Ukraine-born airman’s translations aided allied efforts as war erupted

by Tommy Grant

Senior Airman Kostiantyn “KK” Khymchenko barely spoke a word of English when he arrived in the U.S. from Ukraine in 2019.

A little less than three years later, Khymchenko’s translations during multiple deployments may have helped save countless lives and other resources since Russia launched a military invasion of neighboring Ukraine in early 2022.

It began with a Saturday-morning call in early February 2022. Khymchenko, a heating, ventilation and air conditioning journeyman with the 633rd Civil Engineer Squadron at Joint Base Langley-Eustis, Virginia, was driving home from a volunteer shift at his church. On the line was his master sergeant with a life-altering question: “Are you ready to go to Germany?”

“When?” Khymchenko asked.

“Tomorrow.”

Within 24 hours, Khymchenko, now 32, had deployed to Ramstein Air Base, Germany, in support of Operation Atlas Guardian, tasked with translating and relaying information between the U.S. Air Force and the Ukrainian air force.

He led eight translators in 50 multinational teleconferences, assisted four generals, and was part of a task force advising his homeland’s air force on defensive campaigns, translating technical maps and other transmissions intercepted from Russia, according to the Air Force. His translations helped to provide intelligence on 400 sites targeted for missile attack and 1,500 missile launch alerts. His work ultimately protected 40 aircraft and more than 8 million lives — and earned him Military Times’ 2024 Airman of the Year award.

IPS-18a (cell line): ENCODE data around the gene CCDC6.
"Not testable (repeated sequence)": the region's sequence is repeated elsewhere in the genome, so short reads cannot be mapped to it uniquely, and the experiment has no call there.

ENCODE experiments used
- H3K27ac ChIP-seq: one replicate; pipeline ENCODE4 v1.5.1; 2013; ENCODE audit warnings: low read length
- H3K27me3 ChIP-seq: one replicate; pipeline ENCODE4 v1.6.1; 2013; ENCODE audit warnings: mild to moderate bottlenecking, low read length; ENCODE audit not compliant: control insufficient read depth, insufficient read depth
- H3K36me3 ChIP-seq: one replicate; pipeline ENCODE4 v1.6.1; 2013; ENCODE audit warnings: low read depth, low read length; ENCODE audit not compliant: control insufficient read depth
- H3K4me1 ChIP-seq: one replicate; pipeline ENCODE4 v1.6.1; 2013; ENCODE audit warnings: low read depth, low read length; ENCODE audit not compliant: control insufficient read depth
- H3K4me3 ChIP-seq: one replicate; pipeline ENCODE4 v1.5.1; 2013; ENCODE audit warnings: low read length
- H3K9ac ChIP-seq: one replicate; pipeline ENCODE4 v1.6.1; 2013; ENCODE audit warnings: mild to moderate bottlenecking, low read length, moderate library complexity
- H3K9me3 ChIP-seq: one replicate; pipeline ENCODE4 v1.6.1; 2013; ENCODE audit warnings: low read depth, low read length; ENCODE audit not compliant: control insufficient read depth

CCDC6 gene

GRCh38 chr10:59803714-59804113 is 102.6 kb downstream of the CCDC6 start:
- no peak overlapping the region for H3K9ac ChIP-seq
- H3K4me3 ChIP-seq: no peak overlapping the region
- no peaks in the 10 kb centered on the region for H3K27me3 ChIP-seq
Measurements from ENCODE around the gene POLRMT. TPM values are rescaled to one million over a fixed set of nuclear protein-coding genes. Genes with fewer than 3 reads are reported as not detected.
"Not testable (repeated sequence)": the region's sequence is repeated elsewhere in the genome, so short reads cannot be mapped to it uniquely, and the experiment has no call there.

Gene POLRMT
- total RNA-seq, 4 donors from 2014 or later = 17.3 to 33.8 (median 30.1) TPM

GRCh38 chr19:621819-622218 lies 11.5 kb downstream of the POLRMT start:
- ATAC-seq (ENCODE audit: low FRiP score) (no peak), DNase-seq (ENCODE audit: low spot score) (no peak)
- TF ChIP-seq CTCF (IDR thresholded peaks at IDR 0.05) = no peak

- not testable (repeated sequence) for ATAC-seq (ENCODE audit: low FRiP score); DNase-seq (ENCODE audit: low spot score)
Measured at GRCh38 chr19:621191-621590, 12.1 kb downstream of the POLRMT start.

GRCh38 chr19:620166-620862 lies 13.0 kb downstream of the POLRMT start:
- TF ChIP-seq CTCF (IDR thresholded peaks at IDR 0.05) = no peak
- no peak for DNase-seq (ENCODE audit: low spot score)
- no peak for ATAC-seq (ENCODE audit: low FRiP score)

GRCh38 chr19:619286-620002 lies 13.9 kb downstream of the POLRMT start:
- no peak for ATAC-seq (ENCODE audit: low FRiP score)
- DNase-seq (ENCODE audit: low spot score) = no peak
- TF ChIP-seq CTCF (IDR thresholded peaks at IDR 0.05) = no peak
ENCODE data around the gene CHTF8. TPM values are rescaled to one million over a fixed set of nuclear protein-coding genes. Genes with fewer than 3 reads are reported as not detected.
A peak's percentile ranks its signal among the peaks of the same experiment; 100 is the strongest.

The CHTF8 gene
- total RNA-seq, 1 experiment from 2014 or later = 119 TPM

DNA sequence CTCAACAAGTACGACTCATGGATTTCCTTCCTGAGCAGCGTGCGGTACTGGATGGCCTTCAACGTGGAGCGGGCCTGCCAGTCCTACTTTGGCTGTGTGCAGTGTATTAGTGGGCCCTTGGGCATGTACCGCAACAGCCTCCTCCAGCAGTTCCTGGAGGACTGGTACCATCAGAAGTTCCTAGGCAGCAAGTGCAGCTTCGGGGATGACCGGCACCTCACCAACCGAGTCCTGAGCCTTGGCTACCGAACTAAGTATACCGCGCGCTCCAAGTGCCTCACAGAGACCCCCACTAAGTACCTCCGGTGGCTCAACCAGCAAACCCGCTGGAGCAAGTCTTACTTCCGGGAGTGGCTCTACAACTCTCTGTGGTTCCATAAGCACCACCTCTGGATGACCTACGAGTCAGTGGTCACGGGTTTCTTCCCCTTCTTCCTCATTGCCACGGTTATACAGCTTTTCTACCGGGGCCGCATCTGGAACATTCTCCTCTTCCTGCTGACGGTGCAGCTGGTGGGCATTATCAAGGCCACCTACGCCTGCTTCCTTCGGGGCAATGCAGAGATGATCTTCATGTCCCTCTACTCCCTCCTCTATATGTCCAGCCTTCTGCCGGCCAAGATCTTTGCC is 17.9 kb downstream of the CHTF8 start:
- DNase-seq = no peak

Details about his work remain classified. But for Khymchenko — a native of the city of Konotop in northern Ukraine, whose friends and family remain in the country as the war enters its third year — the stakes of serving both his homeland and his adopted nation were high.

“This was [a] big stress, because I [was] scared to be wrong. … But I think I was fine and everything was good,” he said. “I hope my translations helped to save somebody’s [life].”

Khymchenko arrived in Utah after his wife, Dariia, received a green card through a diversity lottery in 2019. To learn English, he uses translation apps, watches English-language movies and cartoons with his two children, and has taken college classes. He spent his first several months in America working as a mechanic at a Ford and Lincoln dealership in Utah, and enlisted in the Air Force in early 2020.

But he was no stranger to service.

A graduate of the Ukrainian Academy of Customs, Khymchenko worked as a border patrol agent in Crimea, which Russia illegally annexed in 2014, and in Russia’s Kursk region. That experience prepared him well for his first Air Force deployment, said retired Col. Rob Swertfager, a fighter pilot who previously directed the California National Guard’s State Partnership Program with Ukraine, and helped set up a tactical team at Ramstein as a liaison with the Ukrainian air force.